Sustainability is extremely important to you and you focus on sustainable materials in your university teaching. How do you go about raising awareness of this issue among the new generation of designers?

David: We don’t actually need to make our students aware of the issue. At the moment, it’s more the other way around. We did a glass project with them in the summer and we kept on having to say, “Be free, try things out just so you can familiarise yourself with the materials.” Thinking about the energy you need to make glass can quickly inhibit people and it’s something we’re always asking ourselves, “What is sustainability for us?” Above all, it’s durability. Things that last a long time and that we use – and enjoy using – for a long time.

Too often, sustainable design is just upcycling and recycling. That can’t be the solution.

Nina Ruthe

Nina: Too often, sustainable design is just upcycling and recycling. That can’t really be the solution because you can’t recycle the materials an infinite number of times. If you use recycled material to produce something but it only lasts for five years, it only makes sense for a small portion of products.

David: When it comes to advising big business, small details can make quite a difference. For instance, if a mass producer replaces foam rubber on a handle with cork.

So it’s more a case of convincing students not to be too dogmatic?

Nina: Well, you have to develop the necessary knowledge first. You can’t just say, “I’m not going to work with glass or metal because it uses too much energy” or “We’re only going to produce chairs made from spruce timber people have thrown away.” That’s not the solution; it won’t work in mass production. I think ideas like that are great for community centre or DIY projects but they bear no relation to our profession. That’s a really important point. If you’re talking to big clients that manufacture enormous quantities of their product, you really need to develop very different concepts.

What does Cologne mean to you as designers?

Nina: I think Cologne’s a great place to be based. Obviously, the IMM international furniture fair that’s held here is a factor. We’ve got lots of colleagues here who also work for international clients from the furniture sector. There’s a lot of communication between us all and we meet up on a regular basis. We know the scene pretty well. That’s partly thanks to Sabine Voggenreiter, who curates projects like Passagen and is forever working to bring people together and support them.

David: Cologne is in a fantastic location. There are lots of universities, museums and trade fairs in the region and you can get to Frankfurt, Düsseldorf and even Belgium and Holland quickly.

Nina: It’s always easy to contact people like if you want to find out about funding opportunities. I love that about Cologne – everyone’s so open and I can just ask anyone what I need to know. I was a member of Köln Design too, when I was starting out. You just know lots of people so you’ve got a network.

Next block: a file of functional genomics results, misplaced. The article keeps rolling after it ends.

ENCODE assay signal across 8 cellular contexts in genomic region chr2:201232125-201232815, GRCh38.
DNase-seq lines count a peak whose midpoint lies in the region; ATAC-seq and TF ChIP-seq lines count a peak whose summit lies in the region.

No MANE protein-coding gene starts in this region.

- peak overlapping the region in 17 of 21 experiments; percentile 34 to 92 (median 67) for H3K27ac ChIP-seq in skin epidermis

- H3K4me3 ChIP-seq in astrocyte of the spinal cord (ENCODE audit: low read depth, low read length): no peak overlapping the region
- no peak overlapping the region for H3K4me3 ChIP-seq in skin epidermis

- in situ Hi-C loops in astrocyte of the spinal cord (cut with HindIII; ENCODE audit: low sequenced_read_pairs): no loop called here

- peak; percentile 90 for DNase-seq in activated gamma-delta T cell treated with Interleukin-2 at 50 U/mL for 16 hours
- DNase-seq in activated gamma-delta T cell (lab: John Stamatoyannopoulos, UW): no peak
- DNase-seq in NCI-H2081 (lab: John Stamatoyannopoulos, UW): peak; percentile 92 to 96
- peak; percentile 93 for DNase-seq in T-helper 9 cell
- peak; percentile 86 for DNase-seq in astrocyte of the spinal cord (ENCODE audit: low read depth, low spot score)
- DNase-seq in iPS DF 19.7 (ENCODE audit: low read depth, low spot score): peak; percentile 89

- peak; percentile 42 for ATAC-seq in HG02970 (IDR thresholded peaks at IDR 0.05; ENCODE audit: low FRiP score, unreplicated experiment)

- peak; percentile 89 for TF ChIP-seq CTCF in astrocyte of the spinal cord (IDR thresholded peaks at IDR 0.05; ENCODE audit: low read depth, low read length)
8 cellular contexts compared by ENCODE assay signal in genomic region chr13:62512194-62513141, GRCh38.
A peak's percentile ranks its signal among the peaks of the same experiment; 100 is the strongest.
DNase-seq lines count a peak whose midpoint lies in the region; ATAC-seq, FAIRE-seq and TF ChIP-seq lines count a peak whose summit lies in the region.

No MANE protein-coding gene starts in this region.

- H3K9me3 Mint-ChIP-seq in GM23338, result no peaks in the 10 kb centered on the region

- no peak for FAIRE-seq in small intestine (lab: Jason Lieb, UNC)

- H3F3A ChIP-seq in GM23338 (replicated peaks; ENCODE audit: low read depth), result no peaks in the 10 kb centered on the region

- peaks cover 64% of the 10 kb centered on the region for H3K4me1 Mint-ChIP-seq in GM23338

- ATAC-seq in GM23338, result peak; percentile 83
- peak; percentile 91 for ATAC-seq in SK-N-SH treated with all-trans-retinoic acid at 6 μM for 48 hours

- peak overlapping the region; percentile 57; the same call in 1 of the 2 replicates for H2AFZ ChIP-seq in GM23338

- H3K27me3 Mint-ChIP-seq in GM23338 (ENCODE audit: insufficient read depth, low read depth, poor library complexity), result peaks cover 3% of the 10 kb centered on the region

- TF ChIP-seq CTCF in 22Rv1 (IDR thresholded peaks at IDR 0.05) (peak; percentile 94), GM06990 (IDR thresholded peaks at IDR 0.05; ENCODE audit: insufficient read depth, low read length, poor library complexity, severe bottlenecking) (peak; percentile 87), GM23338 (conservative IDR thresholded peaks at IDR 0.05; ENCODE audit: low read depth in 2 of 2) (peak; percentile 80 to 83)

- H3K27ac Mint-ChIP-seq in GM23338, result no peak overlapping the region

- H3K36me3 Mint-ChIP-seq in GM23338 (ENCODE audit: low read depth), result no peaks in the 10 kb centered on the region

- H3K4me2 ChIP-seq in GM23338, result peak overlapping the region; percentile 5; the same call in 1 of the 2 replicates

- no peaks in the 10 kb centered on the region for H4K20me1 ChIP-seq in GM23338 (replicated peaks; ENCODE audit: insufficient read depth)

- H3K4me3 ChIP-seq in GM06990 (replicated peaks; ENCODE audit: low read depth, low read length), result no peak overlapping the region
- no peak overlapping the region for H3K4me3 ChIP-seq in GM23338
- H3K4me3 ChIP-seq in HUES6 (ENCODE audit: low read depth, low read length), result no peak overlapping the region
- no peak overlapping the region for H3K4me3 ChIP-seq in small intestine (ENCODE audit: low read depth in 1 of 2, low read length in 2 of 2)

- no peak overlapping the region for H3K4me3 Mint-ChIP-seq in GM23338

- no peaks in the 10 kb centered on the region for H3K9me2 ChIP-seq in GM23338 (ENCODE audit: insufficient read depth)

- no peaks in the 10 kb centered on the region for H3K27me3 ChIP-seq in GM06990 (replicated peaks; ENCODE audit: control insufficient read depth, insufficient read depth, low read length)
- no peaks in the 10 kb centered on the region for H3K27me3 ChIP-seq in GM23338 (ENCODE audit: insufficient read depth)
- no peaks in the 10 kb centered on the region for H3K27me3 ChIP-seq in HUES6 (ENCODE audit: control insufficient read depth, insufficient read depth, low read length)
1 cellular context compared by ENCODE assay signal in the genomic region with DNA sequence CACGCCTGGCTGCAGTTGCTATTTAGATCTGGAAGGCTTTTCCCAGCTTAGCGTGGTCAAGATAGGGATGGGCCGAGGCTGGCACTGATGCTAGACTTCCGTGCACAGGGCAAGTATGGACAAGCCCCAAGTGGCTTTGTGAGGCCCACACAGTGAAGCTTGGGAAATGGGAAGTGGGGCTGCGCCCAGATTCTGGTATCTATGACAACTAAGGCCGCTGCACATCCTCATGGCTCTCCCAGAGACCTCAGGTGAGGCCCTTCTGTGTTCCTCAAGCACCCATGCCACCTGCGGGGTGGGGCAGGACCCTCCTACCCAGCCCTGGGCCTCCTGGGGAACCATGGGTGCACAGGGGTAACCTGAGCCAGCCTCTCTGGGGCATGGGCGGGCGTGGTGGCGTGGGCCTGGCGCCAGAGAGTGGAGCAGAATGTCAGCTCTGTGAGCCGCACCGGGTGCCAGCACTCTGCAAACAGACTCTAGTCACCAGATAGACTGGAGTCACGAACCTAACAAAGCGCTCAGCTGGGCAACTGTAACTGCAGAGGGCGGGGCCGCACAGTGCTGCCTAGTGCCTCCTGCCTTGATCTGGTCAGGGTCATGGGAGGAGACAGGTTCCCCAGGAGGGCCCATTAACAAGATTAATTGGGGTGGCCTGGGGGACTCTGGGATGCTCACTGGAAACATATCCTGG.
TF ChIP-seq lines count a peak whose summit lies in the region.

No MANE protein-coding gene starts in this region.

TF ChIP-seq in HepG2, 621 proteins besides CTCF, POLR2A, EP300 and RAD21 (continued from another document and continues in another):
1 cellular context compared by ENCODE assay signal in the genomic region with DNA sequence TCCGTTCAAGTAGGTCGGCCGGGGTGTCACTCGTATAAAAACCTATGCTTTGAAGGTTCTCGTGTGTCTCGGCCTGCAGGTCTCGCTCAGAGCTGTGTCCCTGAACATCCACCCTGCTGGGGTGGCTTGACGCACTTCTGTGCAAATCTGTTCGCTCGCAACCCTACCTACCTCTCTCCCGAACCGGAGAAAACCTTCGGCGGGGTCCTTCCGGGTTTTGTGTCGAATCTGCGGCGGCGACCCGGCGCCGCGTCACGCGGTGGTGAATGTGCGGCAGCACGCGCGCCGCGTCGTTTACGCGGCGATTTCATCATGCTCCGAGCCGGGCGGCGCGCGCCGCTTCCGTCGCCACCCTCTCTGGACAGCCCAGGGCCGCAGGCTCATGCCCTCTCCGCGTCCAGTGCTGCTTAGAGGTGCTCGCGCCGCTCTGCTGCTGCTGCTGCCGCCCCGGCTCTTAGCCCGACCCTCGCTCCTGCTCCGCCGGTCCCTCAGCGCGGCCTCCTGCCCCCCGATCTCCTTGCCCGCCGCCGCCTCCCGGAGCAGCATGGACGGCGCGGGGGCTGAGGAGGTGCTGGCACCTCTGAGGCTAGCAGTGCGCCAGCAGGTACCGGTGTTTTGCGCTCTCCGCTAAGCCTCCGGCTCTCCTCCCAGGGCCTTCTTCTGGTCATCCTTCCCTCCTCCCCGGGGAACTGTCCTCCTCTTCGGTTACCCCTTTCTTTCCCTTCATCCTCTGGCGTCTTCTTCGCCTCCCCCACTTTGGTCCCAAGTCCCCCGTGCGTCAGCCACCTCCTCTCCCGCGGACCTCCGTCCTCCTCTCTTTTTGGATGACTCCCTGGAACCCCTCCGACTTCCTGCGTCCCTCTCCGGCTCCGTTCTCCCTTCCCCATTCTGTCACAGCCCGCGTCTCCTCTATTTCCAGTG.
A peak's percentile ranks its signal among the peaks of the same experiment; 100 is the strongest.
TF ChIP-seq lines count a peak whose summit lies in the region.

David: We’ve taken part in several group showcases at the IMM. We want to exhibit in Milan and we’d love to exhibit at Passagen!

Have you got a bestseller?

David: At the moment, it’s the Lily candlestick we created for Bolia. When our Bramble vase came out, it was one of the Covid peak periods. It sold well online but we definitely noticed the effect.

Nina: In these times of crisis, lots of businesses have been repositioning themselves. Everything is about sustainability. You have to carve out your niche. But we’ve got enough work.

What’s more important to you? Aesthetics or functionality – like with your portable Stammtisch table?

Nina: I’ve really very proud of our Stammtisch table. We produce it with a local sheltered workshop and people can order it online in our webshop or at Apparel in the Ehrenfeld district of Cologne. It was the first mini-product that we designed together.

David: My highlight was Corcrete. Because it took so long and we’ve finally finished now.

Nina: And when clients we’d never have expected come to us and you wonder what made them think of us. That always makes us really happy.

What other innovative materials like Corcrete are you working on?

David: Whenever we’re in the production phase, be it bending wood or working with a stonemason, there’s always something new and it’s always fun.

Holztisch, auf dem zwei Gläser stehen und mit Spanngurt an einem Baum befestigt
A table wherever you need it: the Stammtisch is suitable for indoor and outdoor use.

If Cologne were a material, what would it be?

Nina: I’d go for something that’s actually ugly but still has beauty.

David: I was just thinking of basalt, that smooth stone. It’s got lots of holes, it’s a bit dark, a bit dirty but still natural and somehow nice to look at.

Nina: I was thinking of those recycled plastic slabs that have those brightly coloured flakes in them. Sanded down really smooth, and really colourful. A bit like confetti.

What have you got planned for 2023?

Nina: It’s our tenth anniversary. We’re hoping 2023 will bring lots of new customers and a continuation of the good working relationships we have with our existing customers. Just to be able to carry on doing our thing together – that’s what we’re hoping for.

Design Studio Niruk, Burgstr.21, 50354 Hürth